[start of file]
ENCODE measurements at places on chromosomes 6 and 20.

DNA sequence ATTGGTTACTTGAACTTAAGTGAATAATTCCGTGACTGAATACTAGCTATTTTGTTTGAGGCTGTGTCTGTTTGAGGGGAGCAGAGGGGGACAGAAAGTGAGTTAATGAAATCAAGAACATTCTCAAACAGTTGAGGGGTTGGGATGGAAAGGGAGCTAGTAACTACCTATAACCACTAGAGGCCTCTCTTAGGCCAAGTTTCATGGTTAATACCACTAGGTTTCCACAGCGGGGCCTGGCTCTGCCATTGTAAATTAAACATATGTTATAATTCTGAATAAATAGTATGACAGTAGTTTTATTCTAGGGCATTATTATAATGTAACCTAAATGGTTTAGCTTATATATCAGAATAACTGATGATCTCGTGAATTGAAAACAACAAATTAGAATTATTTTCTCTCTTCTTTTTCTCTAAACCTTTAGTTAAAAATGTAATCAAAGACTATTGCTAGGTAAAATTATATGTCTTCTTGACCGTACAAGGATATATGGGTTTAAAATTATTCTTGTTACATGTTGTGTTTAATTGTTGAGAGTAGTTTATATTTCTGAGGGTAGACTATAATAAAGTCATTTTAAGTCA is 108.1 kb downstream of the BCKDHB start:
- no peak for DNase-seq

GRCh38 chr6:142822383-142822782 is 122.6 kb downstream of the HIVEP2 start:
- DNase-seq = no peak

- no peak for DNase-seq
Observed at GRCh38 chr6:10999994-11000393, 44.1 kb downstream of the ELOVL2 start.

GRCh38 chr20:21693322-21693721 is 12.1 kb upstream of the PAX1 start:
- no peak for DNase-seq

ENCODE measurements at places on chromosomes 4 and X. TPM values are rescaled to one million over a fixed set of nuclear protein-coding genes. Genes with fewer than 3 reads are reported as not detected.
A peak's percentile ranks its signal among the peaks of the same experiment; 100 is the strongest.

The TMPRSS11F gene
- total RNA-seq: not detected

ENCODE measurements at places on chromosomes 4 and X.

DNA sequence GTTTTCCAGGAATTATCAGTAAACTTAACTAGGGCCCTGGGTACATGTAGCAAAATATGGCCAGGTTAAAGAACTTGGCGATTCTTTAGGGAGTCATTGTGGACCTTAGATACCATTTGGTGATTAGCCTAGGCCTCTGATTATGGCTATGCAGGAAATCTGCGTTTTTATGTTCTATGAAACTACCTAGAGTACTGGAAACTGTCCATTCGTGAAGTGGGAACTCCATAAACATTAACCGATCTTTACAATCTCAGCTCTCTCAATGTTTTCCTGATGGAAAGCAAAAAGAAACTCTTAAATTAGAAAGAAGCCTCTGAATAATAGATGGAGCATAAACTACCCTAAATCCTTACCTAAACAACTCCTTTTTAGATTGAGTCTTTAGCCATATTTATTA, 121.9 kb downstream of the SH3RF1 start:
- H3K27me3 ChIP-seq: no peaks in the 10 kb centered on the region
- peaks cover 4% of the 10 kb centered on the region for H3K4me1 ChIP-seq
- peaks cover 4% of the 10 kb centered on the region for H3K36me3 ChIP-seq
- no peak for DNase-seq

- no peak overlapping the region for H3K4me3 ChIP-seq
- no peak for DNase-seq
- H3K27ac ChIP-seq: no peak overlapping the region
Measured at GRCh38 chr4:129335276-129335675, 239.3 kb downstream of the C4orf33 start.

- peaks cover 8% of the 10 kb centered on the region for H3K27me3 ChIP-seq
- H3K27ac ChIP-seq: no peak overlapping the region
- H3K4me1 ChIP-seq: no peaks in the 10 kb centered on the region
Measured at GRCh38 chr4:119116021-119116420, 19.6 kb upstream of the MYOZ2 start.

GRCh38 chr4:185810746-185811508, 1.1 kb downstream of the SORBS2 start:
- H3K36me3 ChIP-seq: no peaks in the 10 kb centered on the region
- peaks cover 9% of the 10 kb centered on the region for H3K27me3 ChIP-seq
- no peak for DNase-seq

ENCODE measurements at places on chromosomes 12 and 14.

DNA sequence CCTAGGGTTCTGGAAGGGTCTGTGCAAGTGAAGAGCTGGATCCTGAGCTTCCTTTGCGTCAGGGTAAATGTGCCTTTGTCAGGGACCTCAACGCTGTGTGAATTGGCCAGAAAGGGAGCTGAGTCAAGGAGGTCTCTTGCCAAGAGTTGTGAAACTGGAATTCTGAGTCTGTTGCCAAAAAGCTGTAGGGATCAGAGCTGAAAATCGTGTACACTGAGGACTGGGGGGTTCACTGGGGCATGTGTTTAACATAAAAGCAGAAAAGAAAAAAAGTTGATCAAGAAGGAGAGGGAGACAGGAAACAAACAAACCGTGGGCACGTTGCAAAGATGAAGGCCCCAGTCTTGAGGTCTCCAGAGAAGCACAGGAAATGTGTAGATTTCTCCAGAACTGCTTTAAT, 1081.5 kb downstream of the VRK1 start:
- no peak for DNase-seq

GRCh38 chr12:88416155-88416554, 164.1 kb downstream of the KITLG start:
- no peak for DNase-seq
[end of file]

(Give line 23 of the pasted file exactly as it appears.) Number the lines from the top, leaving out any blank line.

Measured at GRCh38 chr4:129335276-129335675, 239.3 kb downstream of the C4orf33 start.